Background and objective: A need exists for a safe and effective oral preanaesthetic medication for use in children undergoing elective surgery. The study sought to define the dose of oral ketamine that would facilitate induction of anaesthesia without causing significant side-effects.
Methods: We studied 80 children undergoing elective surgery under general anaesthesia who received oral ketamine 4, 6 or 8 mg kg−1 in a prospective, randomized, double-blind placebo controlled study. We compared the reaction to separation from parents, transport to the operating room, the response to intravenous cannula insertion and application of an anaesthetic facemask, the induction of anaesthesia and recovery from anaesthesia.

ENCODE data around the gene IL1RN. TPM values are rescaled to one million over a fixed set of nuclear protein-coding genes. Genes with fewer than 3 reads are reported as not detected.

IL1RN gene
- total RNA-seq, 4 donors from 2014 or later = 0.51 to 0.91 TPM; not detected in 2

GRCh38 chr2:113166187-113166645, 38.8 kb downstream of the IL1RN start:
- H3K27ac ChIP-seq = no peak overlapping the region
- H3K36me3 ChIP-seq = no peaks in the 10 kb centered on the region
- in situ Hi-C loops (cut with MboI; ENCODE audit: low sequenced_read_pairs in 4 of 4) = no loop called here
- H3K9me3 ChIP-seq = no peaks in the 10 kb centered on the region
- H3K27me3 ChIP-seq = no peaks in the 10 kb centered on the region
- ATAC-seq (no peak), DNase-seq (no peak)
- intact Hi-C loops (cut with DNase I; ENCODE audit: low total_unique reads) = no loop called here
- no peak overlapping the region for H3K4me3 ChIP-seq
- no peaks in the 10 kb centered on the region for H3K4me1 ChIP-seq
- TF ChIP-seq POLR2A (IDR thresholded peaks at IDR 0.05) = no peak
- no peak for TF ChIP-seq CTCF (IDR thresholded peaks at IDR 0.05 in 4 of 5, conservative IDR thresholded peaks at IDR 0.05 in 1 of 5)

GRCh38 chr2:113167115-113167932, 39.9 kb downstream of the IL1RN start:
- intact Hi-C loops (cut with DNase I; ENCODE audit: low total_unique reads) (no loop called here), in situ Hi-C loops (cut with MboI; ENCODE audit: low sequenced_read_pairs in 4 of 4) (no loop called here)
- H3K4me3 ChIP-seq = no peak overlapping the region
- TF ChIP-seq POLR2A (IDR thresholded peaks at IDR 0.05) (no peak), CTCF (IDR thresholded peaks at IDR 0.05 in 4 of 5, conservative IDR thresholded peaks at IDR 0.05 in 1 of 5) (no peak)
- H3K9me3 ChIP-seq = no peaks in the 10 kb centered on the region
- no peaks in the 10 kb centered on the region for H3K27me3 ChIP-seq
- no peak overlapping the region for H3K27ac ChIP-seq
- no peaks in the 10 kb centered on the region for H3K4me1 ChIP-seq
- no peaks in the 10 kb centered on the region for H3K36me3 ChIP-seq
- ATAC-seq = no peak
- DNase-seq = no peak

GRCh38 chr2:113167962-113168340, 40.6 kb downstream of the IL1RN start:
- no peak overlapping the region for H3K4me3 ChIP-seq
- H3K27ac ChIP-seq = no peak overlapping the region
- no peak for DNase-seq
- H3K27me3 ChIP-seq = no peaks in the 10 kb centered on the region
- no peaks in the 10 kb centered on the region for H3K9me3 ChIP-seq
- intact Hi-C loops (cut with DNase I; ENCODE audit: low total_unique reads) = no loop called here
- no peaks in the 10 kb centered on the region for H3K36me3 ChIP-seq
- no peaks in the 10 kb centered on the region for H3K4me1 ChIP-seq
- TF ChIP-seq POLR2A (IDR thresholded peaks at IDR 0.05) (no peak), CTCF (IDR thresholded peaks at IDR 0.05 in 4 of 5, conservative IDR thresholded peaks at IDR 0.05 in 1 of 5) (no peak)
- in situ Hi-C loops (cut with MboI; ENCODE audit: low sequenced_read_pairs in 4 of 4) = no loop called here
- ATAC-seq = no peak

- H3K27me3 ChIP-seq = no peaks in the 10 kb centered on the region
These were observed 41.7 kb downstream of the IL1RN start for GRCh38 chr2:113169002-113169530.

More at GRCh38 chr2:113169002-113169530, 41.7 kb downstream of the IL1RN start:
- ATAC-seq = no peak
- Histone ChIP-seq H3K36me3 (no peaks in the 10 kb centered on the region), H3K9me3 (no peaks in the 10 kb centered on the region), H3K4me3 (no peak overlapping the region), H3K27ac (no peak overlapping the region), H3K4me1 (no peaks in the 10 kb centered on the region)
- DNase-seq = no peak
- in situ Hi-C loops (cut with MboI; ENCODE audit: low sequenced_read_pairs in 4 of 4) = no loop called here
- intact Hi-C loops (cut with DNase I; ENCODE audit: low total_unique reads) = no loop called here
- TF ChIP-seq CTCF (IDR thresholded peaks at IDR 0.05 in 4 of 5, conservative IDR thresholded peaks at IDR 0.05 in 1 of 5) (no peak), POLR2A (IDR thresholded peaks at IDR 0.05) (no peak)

Results: In the group receiving ketamine 8 mg kg−1, the children were significantly calmer than those of the other groups, and anaesthesia induction was more comfortable. Recovery from anaesthesia was longer in the group receiving ketamine 8 mg kg−1 compared with the other groups, but no differences between the groups were observed after 2 h in the recovery room.
Conclusions: It is concluded that oral ketamine 8 mg kg−1 is an effective oral premedication in inpatient children undergoing elective surgery.
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